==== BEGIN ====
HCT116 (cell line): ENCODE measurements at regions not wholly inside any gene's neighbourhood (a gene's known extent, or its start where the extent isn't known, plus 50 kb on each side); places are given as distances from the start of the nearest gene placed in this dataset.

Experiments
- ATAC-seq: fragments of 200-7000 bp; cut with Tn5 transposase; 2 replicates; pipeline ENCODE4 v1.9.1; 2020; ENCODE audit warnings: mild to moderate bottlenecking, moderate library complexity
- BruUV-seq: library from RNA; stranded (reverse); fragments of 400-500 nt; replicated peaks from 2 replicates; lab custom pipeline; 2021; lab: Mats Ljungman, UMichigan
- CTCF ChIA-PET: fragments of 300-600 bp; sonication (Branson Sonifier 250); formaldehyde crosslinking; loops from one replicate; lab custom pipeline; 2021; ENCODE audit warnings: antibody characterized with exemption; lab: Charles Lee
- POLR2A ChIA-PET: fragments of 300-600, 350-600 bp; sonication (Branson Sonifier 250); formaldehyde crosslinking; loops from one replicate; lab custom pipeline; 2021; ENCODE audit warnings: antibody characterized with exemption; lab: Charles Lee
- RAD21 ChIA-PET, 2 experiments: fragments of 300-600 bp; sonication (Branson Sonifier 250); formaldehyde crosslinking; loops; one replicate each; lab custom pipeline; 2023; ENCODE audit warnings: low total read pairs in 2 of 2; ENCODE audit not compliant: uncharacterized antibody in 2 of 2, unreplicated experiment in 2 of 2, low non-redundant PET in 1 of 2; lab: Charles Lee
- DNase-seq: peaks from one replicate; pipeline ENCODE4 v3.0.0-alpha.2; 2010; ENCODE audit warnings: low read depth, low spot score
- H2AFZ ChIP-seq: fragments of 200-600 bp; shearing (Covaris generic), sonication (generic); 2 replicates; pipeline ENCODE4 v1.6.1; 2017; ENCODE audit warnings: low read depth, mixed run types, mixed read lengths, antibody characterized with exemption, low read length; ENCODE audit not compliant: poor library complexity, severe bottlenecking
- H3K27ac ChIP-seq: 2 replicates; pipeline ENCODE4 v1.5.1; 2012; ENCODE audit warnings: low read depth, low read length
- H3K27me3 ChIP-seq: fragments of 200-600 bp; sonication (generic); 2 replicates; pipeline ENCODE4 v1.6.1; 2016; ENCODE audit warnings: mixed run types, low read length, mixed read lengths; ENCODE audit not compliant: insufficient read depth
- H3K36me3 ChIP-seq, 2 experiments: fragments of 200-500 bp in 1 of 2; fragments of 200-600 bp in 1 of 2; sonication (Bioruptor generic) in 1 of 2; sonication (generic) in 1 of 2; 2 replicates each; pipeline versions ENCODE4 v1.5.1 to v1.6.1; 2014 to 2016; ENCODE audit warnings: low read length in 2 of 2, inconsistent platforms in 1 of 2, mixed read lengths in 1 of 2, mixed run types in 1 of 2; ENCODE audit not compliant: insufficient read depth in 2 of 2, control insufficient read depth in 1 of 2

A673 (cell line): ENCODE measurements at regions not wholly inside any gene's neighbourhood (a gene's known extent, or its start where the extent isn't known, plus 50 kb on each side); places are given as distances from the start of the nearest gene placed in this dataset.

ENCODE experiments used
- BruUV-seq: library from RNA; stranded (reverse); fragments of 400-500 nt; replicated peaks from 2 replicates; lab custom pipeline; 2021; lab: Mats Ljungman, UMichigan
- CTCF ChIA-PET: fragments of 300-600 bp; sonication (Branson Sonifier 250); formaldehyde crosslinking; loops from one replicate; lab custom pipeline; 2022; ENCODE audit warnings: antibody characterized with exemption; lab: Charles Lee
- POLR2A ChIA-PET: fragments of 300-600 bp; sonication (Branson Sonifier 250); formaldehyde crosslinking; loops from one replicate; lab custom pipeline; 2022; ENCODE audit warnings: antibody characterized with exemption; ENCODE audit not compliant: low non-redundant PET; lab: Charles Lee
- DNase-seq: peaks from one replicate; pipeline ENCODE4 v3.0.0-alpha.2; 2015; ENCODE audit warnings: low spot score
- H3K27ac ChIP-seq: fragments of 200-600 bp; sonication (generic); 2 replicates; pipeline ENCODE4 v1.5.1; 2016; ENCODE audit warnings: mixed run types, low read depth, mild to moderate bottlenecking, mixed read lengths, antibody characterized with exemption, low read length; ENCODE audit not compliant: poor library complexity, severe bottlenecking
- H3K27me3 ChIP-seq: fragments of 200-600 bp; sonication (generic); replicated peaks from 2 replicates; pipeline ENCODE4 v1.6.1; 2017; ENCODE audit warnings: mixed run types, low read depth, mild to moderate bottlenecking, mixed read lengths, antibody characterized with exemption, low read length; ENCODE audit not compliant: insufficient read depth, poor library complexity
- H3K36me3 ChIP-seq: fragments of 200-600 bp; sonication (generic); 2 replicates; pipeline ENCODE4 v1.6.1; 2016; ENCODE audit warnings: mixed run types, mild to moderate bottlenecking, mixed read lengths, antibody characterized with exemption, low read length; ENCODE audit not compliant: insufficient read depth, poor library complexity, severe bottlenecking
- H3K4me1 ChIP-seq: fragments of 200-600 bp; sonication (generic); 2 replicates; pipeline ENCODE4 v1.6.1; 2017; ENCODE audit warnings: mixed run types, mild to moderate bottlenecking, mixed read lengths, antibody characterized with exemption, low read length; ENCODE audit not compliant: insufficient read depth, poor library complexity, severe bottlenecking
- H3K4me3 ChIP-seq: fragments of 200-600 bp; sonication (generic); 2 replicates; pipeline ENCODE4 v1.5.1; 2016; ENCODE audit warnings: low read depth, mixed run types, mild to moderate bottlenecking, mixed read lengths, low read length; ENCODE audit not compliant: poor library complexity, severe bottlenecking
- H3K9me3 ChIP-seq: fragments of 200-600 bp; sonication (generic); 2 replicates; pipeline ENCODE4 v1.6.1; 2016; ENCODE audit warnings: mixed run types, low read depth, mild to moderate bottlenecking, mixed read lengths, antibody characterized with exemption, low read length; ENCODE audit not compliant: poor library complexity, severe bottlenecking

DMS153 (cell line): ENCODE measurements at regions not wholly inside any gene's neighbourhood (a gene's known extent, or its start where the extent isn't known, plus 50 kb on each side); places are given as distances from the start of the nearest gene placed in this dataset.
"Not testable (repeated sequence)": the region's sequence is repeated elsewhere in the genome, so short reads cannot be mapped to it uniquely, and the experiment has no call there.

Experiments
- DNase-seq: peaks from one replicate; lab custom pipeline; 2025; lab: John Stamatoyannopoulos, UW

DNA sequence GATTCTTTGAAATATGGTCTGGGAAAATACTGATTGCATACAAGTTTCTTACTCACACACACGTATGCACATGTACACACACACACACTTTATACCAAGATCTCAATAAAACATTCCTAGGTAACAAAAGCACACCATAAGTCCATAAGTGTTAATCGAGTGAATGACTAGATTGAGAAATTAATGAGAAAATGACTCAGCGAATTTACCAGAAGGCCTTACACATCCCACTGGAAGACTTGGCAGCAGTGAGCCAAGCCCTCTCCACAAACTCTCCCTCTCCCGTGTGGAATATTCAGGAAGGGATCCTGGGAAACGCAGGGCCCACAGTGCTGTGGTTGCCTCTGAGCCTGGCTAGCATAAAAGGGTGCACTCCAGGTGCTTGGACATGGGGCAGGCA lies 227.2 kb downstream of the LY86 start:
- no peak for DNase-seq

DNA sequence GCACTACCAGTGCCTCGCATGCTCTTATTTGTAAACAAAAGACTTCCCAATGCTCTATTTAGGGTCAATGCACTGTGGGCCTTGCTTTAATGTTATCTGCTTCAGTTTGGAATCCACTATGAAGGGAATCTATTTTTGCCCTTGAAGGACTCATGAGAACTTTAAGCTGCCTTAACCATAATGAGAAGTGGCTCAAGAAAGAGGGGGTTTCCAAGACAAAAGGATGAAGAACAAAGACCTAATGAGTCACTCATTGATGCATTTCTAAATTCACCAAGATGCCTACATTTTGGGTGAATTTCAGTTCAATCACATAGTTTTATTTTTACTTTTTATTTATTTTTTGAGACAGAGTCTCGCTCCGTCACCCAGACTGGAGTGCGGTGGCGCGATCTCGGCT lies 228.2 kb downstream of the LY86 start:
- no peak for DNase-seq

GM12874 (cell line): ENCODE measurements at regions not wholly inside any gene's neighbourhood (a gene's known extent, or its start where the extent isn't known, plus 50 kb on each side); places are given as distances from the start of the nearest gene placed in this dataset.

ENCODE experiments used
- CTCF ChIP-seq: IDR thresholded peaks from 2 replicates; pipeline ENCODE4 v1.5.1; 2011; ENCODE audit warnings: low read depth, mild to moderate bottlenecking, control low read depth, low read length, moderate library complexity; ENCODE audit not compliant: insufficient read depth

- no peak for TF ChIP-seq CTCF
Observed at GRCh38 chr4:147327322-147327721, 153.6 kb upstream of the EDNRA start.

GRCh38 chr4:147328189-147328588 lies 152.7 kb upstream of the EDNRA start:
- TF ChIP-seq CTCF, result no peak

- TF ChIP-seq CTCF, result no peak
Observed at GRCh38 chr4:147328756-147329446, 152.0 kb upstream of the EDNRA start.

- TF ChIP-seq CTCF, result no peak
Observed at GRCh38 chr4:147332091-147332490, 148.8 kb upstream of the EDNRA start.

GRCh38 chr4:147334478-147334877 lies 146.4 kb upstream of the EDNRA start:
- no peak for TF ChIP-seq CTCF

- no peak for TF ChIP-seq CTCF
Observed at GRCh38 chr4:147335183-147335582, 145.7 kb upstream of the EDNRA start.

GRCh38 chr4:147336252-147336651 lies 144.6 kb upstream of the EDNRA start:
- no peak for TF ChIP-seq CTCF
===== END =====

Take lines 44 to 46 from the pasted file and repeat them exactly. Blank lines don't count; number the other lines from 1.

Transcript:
GRCh38 chr4:147334478-147334877 lies 146.4 kb upstream of the EDNRA start:
- no peak for TF ChIP-seq CTCF

- no peak for TF ChIP-seq CTCF